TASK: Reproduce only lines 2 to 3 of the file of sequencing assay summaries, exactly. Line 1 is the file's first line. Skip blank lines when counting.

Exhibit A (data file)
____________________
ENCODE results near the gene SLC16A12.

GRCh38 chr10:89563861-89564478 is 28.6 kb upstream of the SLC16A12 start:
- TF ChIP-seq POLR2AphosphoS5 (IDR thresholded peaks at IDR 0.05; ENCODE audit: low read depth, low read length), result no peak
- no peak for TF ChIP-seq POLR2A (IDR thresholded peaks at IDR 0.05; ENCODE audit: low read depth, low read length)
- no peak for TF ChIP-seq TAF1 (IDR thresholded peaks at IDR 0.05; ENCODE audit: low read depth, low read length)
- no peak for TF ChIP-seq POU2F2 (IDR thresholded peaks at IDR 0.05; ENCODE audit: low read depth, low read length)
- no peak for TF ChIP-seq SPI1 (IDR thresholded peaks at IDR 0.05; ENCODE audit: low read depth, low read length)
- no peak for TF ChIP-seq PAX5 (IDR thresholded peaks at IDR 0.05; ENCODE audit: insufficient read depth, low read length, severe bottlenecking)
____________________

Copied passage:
GRCh38 chr10:89563861-89564478 is 28.6 kb upstream of the SLC16A12 start:
- TF ChIP-seq POLR2AphosphoS5 (IDR thresholded peaks at IDR 0.05; ENCODE audit: low read depth, low read length), result no peak